24 males,
(1823 years, 178 ± 5 cm,
74.2 ± 8.9 kg)
Sport science students
8, 15, 20 50 m Acute 11
Simperingham
and Cronin
(2014)
8 males
(29.2 ± 3.8 years, 177.1 ±
7.5 cm, 81.8 ± 9.7 kg)
Athletic sprint-based
athletes
5 6 s on a non-motorised
force treadmill
Acute 10
Barr et al. (2015) 8 males,
(22.4 ± 2.7 years 182 ±
6 cm, 95.3 ± 7.1 kg)
National rugby players
12 40 m 8 days 11
Scudamore et al.
(2016)
9 males
(21 ± 2 years, 181 ± 1 cm,
91.1 ± 4.4 kg)
Fitness active participants
Week 111.2 ± 0.6
Week 213.2 ± 0.7
Week 316.1 ± 0.4
36.6 m 3 weeks 14
Rey et al. (2017) 10 males
(23.6 ± 2.7 years, 178.5 ±
4.9 cm, 72.9 ± 5.2 kg)
Amateur soccer players
18.9 ± 2.1 30 m 6 weeks 13
Carlos-Vivas et al.
(2018a)
25 males
(1825 years, 179.5 ±
5.0 cm, 72.2 ± 6.7 kg)
Semi-professional soccer
players
5, 10, 15 30 m Acute 11
Carlos-Vivas et al.
(2018b)
23 males
(20.8 ± 1.5 years, 180.0 ±
6.0 cm, 75.3 ± 7.3 kg)
Semi-professional soccer
players
10, 20, 30, 40 30 m Acute 11
SPORTS BIOMECHANICS 5
Table 2. Acute eects of weighted vests on sprint-running performance, kinematics and kinetics in order of % loading (n = 6).
Study
Load %
body mass Sprint distance Sprint times Kinematics Kinetics
Simperingham and
Cronin (2014)
5 6 s non-motorised force
treadmill
5m0.6% (ES 0.06)
10 m 0.8% (ES 0.09)
20 m 0.0% (ES 0.00)
25 m 0.4% (ES 0.02)
Peak velocity 1.2% MVP (ES 0.15)
CT 3.8%* AP (ES 0.58), 4.7 %* MVP (ES 0.58)
FT 15%* AP (ES 0.44), 7.9% MVP (ES 0.30)
SL 0.0% AP (ES 0.00), 2.5% MVP (ES 0.23)
SF 0.7% AP (ES 0.12), 3.8% MVP (ES 0.61)
Relative peak VGRF 5.4%* AP (ES
0.58), 6.4%* MVP (ES 0.53)
Relative mean VGRF 3.8%* AP (ES
0.55) 4.0%* MVP (ES 0.50)
HGRF 1.0% AP (ES 0.10), 2.7% MVP
(ES 0.22)
PPO 1.4% AP (ES 0.07), 4.3% MVP
(ES 0.25)
Carlos-Vivas et al.
(2018a)
5 30 m Vmax 2.2% (ES 0.41) Pmax 4.3% (ES 0.32)
Konstantinos et al.
(2014)
850m
(from a ying start)
10 m 4.1%* (ES 0.93)
20 m 4.7%* (ES 1.54)
30 m 4.6%* (ES 1.37)
40 m 5.1%* (ES 1.51)
50 m 4.6%* (ES 1.40)
Carlos-Vivas et al.
(2018a)
10 30 m Vmax 4.3% (ES 0.81) Pmax 2.0% (ES 0.06)
Carlos-Vivas et al.
(2018b)
10 30 m 30 m 4.3% ** (ES 0.99) Vmax 4.7% ** (ES 1.05)
Vo 5.2% ** (ES 1.03)
Fo 5.9% ** (ES 0.85)
Pmax 10.8% ** (0.99)
RFmax 4.6%** (ES 0.93)
DRF 0.1% (ES 0.04)
Cross et al. (2014) 10.9 6 s non-motorised force
treadmill
Peak velocity 3.6% * (ES 0.38)
CT 4.1% AP (ES 0.38), 5.6%* MVP (ES 0.98)
FT 20% AP (ES 0.64) 17.4% MVP* (ES 0.89)
SL 4.4%* MVP (ES 0.33)
SF 0.8% MVP (ES 0.10)
Peak VGRF 4.1% AP (ES 0.34), 3.1%
MVP (ES 0.21)
Mean VGRF 3.4% AP (ES 0.34), 3.4% MVP
(ES 0.29)
HGRF 6.1% AP (ES 0.31), 0.8% MVP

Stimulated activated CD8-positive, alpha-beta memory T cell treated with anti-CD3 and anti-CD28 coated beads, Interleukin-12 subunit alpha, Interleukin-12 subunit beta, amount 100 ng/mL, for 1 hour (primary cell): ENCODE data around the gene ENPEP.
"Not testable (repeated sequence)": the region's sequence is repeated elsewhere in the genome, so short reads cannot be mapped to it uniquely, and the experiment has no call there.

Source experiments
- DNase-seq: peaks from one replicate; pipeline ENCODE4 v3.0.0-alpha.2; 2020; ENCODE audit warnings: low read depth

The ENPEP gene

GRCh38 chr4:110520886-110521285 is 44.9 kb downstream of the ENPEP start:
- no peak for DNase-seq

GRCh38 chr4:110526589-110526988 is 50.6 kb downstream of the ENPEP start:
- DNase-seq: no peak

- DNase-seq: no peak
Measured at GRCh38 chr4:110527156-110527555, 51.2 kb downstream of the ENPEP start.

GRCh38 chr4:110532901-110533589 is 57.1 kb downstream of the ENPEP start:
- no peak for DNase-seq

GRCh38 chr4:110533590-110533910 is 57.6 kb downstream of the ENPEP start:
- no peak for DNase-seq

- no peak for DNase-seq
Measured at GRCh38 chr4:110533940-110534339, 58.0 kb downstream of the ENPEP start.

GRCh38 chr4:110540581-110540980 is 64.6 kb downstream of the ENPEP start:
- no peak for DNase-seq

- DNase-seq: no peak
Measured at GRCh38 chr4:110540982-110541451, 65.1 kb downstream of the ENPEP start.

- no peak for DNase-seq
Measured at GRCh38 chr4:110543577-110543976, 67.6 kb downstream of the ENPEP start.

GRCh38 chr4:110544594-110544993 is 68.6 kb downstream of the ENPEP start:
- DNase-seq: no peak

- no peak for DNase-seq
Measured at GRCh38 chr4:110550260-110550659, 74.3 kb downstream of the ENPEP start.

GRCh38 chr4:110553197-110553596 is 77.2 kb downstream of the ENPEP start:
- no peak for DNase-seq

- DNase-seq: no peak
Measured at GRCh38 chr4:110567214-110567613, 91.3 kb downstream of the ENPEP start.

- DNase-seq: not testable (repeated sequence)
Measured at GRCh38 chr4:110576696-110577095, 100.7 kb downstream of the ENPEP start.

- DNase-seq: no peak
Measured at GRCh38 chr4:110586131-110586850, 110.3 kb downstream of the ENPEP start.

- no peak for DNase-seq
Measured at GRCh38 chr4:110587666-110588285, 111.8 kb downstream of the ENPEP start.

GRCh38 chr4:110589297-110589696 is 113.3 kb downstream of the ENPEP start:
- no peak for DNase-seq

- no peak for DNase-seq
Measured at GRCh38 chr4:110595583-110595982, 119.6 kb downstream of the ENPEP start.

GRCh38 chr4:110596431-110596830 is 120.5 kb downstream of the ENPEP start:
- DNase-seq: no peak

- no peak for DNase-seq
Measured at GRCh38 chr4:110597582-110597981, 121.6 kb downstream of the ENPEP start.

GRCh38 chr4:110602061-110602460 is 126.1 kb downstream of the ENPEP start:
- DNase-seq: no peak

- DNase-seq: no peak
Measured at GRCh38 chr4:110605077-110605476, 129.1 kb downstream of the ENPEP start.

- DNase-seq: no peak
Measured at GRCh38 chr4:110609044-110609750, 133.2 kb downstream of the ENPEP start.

(ES 0.02)
PPO 0.0% AP (ES 0.00), 3.7% MVP (ES
0.10)
Cronin et al. (2008) 15 30 m 10 m 7.5%*
30 m 10.0%*
CT 14.315.3%* (ES 1.802.10)
FT 8.3% to 9.8%* (ES 0.63 to 0.78)
SF 2.76.1%*
SL (signicantly decreased % unknown)
Konstantinos et al.
(2014)
15 50 m
(from a ying start)
10 m 6.9%* (ES 1.6)
20 m 7.4%* (ES 2.4)
30 m 6.9%* (ES 2.0)
40 m 7.5%* (ES 2.2)
50 m 7.3%* (ES 1.9)
(Continued)
6P. MACADAM ET AL.
Table 2. (Continued).
Study
Load %
body mass Sprint distance Sprint times Kinematics Kinetics
Carlos-Vivas et al.
(2018a)
15 30 m Vmax 7.3% (ES 1.26) Pmax 4.6% (ES0.17)
Cronin et al. (2008) 20 30 m 10m 9.3%*
30 m 11.7%*
CT 14.719.6%* (ES 2.003.17)
FT 12.0% to 14.6%* (ES 0.88 to 1.03)
SF 2.76.1%*
SL (signicantly decreased % unknown)
Konstantinos et al.
(2014)
20 50 m
(from a ying start)
10 m 9.9%, (ES 2.4)
20 m 9.3%, (ES 3.5)
30 m 9.2%, (ES 2.8)
40 m 9.9%, (ES 2.8)
50 m 8.2%, (ES 2.5)
Carlos-Vivas et al.
(2018b)
20 30 m 30 m 8.0%** (ES 1.89) Vmax 8.4%** (ES 1.94)
Vo 9.2%** (ES 1.97)
Fo 11.2%** (ES 1.73)
Pmax 19.4%** (ES 1.93)
RFmax 8.3%** (ES 1.85)
DRF 0.7% (ES 0.18)
Cross et al. (2014) 21.8 6 s on a non-motorised
force treadmill
Peak velocity 5.7 %* (ES 0.61)
CT 1.4% AP (ES 0.18), 9.2%* MVP (ES 1.67)
FT 26.7% AP* (ES 1.45), 18.9% MVP* (ES 1.06)
SL 4.4%* MVP (ES 0.34)
SF 1.5% MVP (ES 0.20)
Peak VGRF 3.7% AP (ES 0.19), 8.2%* MVP
(ES 0.70)
Mean VGRF 10.6%* AP (ES 1.32), 11.1%*
MVP (ES 1.16)
HGRF 6.3% AP (ES-0.30), 6.3% MVP
(ES 0.16)
PPO 7.9% AP (ES 0.27), 14.3%* MVP (ES
0.47)
Carlos-Vivas et al.
(2018b)
30 30 m 30 m 11.8%** (ES 2.52) Vmax 11.7%** (ES 2.51)
Vo 12.6%** (ES 2.52)
Fo 16.7%** (ES 2.53)
Pmax 27.3%** (ES 2.64)
RFmax 12.5%** (ES 2.61)
DRF 2.5%* (ES 0.75)
Carlos-Vivas et al.
(2018b)
40 30 m 30 m 16.9%** (ES 3.11) Vmax 16.1%** (ES 3.19)
Vo 17.3%** (ES 3.19)
Fo 22.1%** (ES 3.30)
Pmax 35.6%** (ES 3.44)
RFmax 17.1%** (ES 3.39)
DRF 3.1%* (ES 0.81)
* signicant dierences p < 0.05, ** signicant dierences p < 0.001,
AP = acceleration phase, CT = contact time, DRF = decrease in ratio of forces, as a percentage, ES = eect size, FT = ight time, Fo = theoretical maximum horizontal force in N/
kg, MVP = maximum velocity phase, PPO = peak power output in W, Pmax = maximum horizontal power output in W/kg, RFmax = maximum ratio of forces, as a percentage,